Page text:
Thursday, November 01, 2007

Atwood: Capital punishment is unnecessary

Here is David Atwood's column in yesterday's Austin American Statesman.

Murder is a horrible thing. The pain and suffering experienced by the victim and his/her family and friends are beyond description. However, is capital punishment the proper response of a civilized society to this horrible crime?

The current debate about capital punishment is whether lethal injection is "cruel and unusual punishment" and, therefore, unconstitutional. No one knows how the U.S. Supreme Court will rule on this issue. Although we are aware that several executions using lethal injection have been botched over the years, we have not had anyone return from the dead to tell us what he experienced during the execution.

When the U.S. Supreme Court ruled that capital punishment was unconstitutional in the 1970s, it was because it was being applied in an arbitrary and capricious manner. Most objective legal scholars would admit that capital punishment is still being applied in an arbritrary and capricious manner despite improvements to the death penalty system in the 1970s. In 1994, U.S. Supreme Court Justice Harry Blackmun acknowledged this fact and stated "I feel morally and intellectually obligated simply to concede that the death penalty experiment has failed. From this day forward, I no longer shall tinker with the machinery of death".

My personal experience with the death penalty is that it is "cruel and unusual punishment" from many perspectives. First, it inflicts unbelievable mental anguish on the criminal, as well as his family and friends who are innocent of the crime. I have observed this pain and anguish many times when I have visited prisoners on death row, attended execution vigils and actually witnessed executions. Some may argue that the suffering of the offender is nothing compared to what he did to his victim. However, should we as a civilized society take human life and create more victims when it is totally unnecessary? What sort of an example does this set for our children and for the rest of the world?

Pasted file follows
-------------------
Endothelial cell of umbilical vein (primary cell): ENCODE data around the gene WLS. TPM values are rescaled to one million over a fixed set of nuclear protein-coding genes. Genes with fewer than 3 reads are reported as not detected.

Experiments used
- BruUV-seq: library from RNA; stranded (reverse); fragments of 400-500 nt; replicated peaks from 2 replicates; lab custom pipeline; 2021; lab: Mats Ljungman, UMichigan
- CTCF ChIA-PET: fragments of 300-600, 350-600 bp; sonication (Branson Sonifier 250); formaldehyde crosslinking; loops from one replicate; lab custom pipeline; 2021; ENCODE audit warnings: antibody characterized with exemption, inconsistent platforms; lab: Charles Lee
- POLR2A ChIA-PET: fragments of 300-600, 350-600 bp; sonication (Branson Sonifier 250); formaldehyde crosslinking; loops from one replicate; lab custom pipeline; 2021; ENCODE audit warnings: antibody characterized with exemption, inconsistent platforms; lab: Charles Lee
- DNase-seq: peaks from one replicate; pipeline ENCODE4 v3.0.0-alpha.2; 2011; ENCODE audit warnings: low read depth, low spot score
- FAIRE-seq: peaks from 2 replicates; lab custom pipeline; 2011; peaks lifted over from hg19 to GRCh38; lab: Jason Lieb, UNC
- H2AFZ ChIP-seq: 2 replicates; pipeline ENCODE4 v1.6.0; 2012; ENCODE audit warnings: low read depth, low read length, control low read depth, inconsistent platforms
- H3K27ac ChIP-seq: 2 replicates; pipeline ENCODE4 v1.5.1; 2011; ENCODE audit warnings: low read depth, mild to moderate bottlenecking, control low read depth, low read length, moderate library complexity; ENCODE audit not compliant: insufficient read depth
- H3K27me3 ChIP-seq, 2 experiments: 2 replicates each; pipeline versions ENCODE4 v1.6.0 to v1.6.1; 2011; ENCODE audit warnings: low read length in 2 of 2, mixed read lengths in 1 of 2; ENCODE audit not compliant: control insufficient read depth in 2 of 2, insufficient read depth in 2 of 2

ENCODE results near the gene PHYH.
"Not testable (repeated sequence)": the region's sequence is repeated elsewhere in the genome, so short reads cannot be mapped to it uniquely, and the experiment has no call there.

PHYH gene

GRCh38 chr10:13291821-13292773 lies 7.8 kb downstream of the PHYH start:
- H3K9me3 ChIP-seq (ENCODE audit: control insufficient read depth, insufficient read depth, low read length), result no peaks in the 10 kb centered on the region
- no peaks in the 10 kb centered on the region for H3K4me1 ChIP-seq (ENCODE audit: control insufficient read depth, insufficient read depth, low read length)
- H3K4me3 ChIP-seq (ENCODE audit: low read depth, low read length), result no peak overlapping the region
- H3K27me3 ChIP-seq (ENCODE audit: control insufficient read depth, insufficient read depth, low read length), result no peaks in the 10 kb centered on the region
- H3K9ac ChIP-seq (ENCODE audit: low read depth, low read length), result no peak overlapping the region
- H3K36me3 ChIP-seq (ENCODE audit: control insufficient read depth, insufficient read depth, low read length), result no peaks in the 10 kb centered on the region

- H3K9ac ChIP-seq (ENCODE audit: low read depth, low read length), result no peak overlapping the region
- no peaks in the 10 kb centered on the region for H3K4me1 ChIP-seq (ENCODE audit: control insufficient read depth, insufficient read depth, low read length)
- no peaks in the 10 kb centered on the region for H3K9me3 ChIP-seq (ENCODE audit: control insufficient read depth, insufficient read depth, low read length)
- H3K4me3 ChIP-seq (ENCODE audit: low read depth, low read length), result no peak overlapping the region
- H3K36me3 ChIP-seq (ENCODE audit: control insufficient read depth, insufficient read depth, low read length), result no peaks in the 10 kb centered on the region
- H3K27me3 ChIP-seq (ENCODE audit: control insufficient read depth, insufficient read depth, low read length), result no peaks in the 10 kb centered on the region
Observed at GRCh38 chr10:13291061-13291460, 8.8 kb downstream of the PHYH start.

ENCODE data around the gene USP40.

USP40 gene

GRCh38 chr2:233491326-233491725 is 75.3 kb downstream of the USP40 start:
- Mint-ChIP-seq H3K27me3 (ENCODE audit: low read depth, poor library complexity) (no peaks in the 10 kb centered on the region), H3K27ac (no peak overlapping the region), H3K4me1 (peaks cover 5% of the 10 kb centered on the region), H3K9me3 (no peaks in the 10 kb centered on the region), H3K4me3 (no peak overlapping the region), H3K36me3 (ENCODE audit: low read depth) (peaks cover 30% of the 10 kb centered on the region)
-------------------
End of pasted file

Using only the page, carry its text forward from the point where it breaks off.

Secondly, the inconsistency with which the death penalty is applied in the United States is phenomenal. There are not only huge inconsistencies between states, but also within states because the attitudes, abilities and resources of the district attorneys vary significantly between counties. In some counties with unlimited financial resources such as Harris County, Texas, the district attorney will go for the death penalty at every opportunity. In rural counties, the district attorney will often choose an alternative punishment because of the high cost of trying a capital case.

Thirdly, we have plenty of evidence that the criminal justice system is a human system. Mistakes have been made and innocent people have been sent to death row. Over 120 people have been exonerated and released from death row in the United States in recent years. Several of these were in Texas. And there is evidence that innocent people have been executed. If you execute an innocent person, there is no way to correct the error. Sending an innocent person to death row is certainly "cruel and unusual punishment".

When Pope John Paul II visited St. Louis in 1999, he publicly stated that the death penalty was "cruel and unnecessary". It is cruel for the obvious reasons. It is also unnecessary since we can protect society by long-term incarceration of a dangerous criminal. Many states, including Texas, have life without parole as an optional punishment for capital murder. As a civilized society, we no longer have to take human life.

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